National surveys have suggested that cheating is widespread among graduate students. In a survey released last September by a Rutgers University professor, 56 percent of business graduate students admitted having cheated, compared with 54 percent in engineering, 48 percent in education and 45 percent in law school. More than 5,300 students at 54 universities were surveyed from 2002 to 2004.
“This is self-reported evidence of cheating, so it’s probably underestimated,” said Donald McCabe, a professor of management and global business at Rutgers who oversaw the survey.
“I would say at many business schools it is a part of the culture,” Dr. McCabe said. "You want to talk rationalizations? I could give you thousands of them: everybody else does it, it’s the teachers’ fault, you have to do it to get ahead.”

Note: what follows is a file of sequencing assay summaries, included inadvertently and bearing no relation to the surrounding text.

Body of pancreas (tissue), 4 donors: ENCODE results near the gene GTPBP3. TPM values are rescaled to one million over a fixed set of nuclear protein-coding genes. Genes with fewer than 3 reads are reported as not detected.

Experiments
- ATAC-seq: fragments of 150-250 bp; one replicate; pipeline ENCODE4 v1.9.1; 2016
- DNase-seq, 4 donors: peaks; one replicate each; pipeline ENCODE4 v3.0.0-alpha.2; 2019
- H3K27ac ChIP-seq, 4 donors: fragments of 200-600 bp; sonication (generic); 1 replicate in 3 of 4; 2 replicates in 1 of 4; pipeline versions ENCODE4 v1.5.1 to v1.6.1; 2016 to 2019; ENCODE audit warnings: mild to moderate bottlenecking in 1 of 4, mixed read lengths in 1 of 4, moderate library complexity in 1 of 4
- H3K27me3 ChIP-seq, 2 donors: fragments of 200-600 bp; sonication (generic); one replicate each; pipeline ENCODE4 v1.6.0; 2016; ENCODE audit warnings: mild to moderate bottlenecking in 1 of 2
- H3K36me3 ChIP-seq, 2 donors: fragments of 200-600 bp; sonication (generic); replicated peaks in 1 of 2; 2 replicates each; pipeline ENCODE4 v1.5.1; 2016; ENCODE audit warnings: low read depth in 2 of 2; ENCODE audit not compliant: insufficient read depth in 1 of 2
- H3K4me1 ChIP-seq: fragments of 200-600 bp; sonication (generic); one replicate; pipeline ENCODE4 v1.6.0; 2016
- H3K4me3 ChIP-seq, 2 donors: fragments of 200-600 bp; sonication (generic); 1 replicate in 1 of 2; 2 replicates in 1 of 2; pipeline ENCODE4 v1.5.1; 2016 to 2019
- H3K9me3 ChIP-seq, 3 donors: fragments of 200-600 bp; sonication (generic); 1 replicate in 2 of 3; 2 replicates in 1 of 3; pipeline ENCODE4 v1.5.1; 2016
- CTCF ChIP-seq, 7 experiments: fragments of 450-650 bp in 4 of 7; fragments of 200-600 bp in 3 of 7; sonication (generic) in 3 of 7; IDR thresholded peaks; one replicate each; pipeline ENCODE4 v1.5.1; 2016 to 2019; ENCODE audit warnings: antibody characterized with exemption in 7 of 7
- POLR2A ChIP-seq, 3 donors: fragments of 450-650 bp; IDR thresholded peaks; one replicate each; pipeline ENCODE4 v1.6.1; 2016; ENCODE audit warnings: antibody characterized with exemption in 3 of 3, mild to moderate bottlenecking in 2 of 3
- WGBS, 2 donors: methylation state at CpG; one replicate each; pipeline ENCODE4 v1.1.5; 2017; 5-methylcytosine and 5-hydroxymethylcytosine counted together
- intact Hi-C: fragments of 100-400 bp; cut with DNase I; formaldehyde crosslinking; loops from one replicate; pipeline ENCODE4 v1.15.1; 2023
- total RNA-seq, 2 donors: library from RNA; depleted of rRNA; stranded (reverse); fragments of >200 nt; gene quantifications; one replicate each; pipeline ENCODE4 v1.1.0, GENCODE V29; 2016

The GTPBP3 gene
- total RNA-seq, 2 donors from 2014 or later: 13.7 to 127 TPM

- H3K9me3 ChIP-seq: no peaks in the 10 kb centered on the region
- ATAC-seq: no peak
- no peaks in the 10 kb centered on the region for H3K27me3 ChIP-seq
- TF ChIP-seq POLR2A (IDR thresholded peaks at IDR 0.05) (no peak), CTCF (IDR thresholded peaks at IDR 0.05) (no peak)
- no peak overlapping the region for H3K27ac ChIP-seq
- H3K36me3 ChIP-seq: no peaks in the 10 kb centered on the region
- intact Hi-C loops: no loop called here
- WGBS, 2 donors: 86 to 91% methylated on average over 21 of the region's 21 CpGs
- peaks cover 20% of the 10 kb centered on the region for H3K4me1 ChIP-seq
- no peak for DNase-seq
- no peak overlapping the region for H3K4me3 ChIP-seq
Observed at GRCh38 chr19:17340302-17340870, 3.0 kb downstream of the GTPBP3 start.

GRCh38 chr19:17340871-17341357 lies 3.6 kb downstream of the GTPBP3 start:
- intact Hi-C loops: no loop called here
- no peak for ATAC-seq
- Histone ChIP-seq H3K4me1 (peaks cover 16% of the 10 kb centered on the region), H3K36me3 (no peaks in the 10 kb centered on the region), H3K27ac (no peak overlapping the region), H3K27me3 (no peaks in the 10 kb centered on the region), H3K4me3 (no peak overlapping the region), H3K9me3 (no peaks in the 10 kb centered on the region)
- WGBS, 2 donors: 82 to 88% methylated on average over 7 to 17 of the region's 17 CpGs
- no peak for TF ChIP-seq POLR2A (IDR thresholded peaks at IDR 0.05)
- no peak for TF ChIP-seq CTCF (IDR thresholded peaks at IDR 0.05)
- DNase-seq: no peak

Do the students know that they're cheating? Of course they do. But cognitive dissonance is such a powerful drive in humans that--as Dr. McCabe says--they rationalize their cheating.
What should we do about the problem of cognitive dissonance? Bad news: there's nothing that we can do about it. It's part of our being human. The best we can do is to create an increased social pressure to educate people about the norms of behavior. We can't just say "don't cheat." We have to demonstrate that there is a social consequence for cheating, and that our community will not tolerate it. Pretending that rules (or standards) will change behavior all on their own is just whistling in the dark.